I was asked if I’m ready. I’m not quite in the zone yet, because there is so much to do here still and so many people to spend time with and things to enjoy. I’ll get there, though, I’m sure. Reverse culture shock, I’m ready for ya!

A return to London

As the months whizz by here in the USA and we’re on countdown to return to the UK, I become more curious about what it will feel like.

Small. I think it will feel small.

Old. I think I will notice the ‘oldness’ of England.

Strange. I think my life will feel strange as I try to settle back in.

I’ve asked a few people who’ve returned to the UK this year to share their impressions of spending time back there.

This is my American friend Jenny’s story about her visit to the UK, having been a student there a few years back (1980s).

Return to London

One of my fondest memories from college is the semester I spent studying in London.  I was on a humanities program through what was then called Beaver College (they’ve since changed their name for obvious reasons).  We studied literature, theater, history, art history, and architecture, but what we really studied was London.  We went to plays and art museums; we walked neighborhoods and chatted up locals in pubs; we travelled to Cornwall, Salisbury, Bristol and Bath, and we even spent a week in West Berlin.  We were housed in a gorgeous rooming house in Bloomsbury, and I imagined I was walking in Virginia Woolf’s very footsteps.

Poppies at the Tower

Poppies at the Tower

As college students we had no money ‚Äď but we did have Underground passes ‚Äď so a regular activity was riding the tube to random remote locations and getting out to explore; my friend Stacy and I often entertained (or annoyed) other passengers with improv games or songs.¬† I loved being in London ‚Äď eating Weetabix every morning, drinking tea with warm milk from the college canteen, snacking on digestive biscuits and Cadbury’s, and, of course, fish and chips ‚Äď although, to be honest, we generally could only afford the chips.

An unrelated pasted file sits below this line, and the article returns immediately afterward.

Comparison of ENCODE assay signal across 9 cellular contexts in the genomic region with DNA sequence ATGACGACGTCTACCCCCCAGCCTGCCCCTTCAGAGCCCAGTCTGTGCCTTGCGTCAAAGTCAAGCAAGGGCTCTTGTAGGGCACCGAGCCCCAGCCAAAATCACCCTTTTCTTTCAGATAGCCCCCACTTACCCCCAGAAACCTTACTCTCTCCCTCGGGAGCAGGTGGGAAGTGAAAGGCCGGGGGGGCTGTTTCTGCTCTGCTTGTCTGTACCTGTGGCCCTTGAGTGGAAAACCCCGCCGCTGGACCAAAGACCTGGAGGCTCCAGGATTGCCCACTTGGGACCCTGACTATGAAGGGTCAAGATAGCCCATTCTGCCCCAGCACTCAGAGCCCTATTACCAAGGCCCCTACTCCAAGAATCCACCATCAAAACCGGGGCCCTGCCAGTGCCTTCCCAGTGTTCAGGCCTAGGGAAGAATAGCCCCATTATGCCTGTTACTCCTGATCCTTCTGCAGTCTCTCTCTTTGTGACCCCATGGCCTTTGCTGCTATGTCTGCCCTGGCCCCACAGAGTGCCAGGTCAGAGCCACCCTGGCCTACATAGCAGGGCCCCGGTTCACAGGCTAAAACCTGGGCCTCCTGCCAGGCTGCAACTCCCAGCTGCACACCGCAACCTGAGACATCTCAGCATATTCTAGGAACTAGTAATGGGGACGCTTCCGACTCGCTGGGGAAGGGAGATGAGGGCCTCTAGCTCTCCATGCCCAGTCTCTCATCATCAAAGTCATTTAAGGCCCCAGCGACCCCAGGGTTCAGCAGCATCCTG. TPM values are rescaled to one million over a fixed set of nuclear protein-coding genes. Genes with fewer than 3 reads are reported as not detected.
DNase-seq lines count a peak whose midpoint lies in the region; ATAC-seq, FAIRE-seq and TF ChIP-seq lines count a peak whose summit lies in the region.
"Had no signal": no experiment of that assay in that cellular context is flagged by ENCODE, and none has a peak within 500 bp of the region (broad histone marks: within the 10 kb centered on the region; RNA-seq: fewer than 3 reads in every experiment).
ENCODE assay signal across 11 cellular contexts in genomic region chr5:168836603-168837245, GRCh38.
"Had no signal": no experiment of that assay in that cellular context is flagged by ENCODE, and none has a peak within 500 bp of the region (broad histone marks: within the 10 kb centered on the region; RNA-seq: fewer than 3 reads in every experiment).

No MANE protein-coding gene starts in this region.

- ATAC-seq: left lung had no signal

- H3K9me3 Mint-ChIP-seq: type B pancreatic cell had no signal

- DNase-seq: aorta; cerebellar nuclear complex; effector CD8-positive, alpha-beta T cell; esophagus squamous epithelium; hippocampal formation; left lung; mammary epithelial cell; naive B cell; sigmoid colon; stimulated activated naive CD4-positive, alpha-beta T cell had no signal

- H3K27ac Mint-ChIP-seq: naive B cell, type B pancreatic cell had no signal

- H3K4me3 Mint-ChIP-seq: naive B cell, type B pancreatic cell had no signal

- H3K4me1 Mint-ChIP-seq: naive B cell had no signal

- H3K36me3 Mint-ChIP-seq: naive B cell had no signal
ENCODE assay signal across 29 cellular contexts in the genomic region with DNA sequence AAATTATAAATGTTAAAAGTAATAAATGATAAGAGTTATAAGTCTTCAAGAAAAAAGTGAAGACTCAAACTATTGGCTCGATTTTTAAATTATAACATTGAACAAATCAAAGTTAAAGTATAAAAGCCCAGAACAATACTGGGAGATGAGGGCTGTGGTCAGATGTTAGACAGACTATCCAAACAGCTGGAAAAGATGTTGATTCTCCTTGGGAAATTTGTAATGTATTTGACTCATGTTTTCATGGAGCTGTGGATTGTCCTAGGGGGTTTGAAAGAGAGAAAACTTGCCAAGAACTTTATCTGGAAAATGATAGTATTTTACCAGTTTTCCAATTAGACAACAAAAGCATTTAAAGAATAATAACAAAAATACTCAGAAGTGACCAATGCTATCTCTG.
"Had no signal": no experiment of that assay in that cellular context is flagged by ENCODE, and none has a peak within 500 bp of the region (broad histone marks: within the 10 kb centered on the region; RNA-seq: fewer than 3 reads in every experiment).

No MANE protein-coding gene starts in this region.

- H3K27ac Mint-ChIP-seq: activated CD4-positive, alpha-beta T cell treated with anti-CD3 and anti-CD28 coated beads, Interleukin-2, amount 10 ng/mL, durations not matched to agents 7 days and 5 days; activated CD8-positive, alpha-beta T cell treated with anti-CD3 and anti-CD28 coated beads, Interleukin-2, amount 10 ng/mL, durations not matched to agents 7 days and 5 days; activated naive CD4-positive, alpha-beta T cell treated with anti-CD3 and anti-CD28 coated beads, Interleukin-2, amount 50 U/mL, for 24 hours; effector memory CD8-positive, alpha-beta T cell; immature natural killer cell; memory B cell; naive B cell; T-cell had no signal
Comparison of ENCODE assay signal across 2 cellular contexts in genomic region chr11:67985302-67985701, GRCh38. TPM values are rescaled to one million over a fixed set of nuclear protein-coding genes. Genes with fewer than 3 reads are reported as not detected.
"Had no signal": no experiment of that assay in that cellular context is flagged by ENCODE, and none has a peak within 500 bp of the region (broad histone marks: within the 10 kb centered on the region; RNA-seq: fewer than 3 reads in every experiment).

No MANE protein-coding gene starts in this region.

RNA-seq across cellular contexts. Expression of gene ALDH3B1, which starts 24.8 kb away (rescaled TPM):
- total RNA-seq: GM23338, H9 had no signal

Needless to say, when my husband needed to go to London for work last month, I jumped at the chance to go with him.¬† I do agree with Thomas Wolf that ‚Äúyou can‚Äôt go home, again‚ÄĚ but I‚Äôm here to tell you that you can go back to the city abroad where you studied in college ‚Äď and it might just be even better!

Oxford St lights

Oxford St lights

London is a gorgeous city ‚Äď teeming with tourists from all over the world.¬† I was there for Remembrance Day (we call it Veteran‚Äôs Day) and got to see the amazing installation of ceramic poppies at the Tower of London ‚Äď more than 880,000 poppies, filling the moat and spilling out of the windows ‚Äď one for every British life lost in the 1st World War. It was amazing!¬† The crowds were enormous and constant for the entire week, but everyone remained calm and patient as they waited their turn for a view and stopped to take photos.¬† I‚Äôve never been in a crowd like that here.

The London Underground is still one of the most efficient subways I‚Äôve ever been on, and while I didn‚Äôt just ride around for entertainment, I did enjoy my rides, and I also appreciated the beauty of some of the stations.¬† There‚Äôs been restoration work done on a number of them, and they‚Äôre just gorgeous.¬† When I was a student in London I desperately wanted to fit in and not appear to be a tourist.¬† I avoided anything that seemed touristy ‚Äď but now I‚Äôm in my forties, and who cares?!¬† I downloaded Rick Steeves’ podcasts and walked all over the city gawking away and learning fun facts that only Steeves can make amusing.¬† I explored parts of the city I‚Äôd never really seen before ‚Äď like the financial district, full of new and quirky high rises, the East End, now a hipster haven with loads of street markets selling lots of used vinyl and leather jackets as well as some of the best South Asian food I‚Äôve ever had, and the South Bank now home to the beautifully rebuilt Globe Theatre and the Tate Modern and restaurants galore.¬† Speaking of restaurants, it‚Äôs great going back to London now that I can actually afford to go to restaurants and now that there are so many choices. Sad to say, I had no fish and chips, but I did have amazing Indian, Pakistani, Malaysian, Spanish, Italian, and more!¬† And, while the tea in London is still outstanding ‚Äď of course, I was thrilled to discover that coffee has moved in as well ‚Äď really good coffee.

It really was a bit like a mini-return to my semester abroad ‚Äď I saw plays, visited art museums, walked neighborhoods, and chatted up locals, but this time with the eyes (and budget) of an adult.

Ah, London! Oh yes, when I read this, Jenny, I know I’ll be ready to return, even though I won’t be based in London. I have to remember, after living in the USA, travel is the way forward. #lovelondon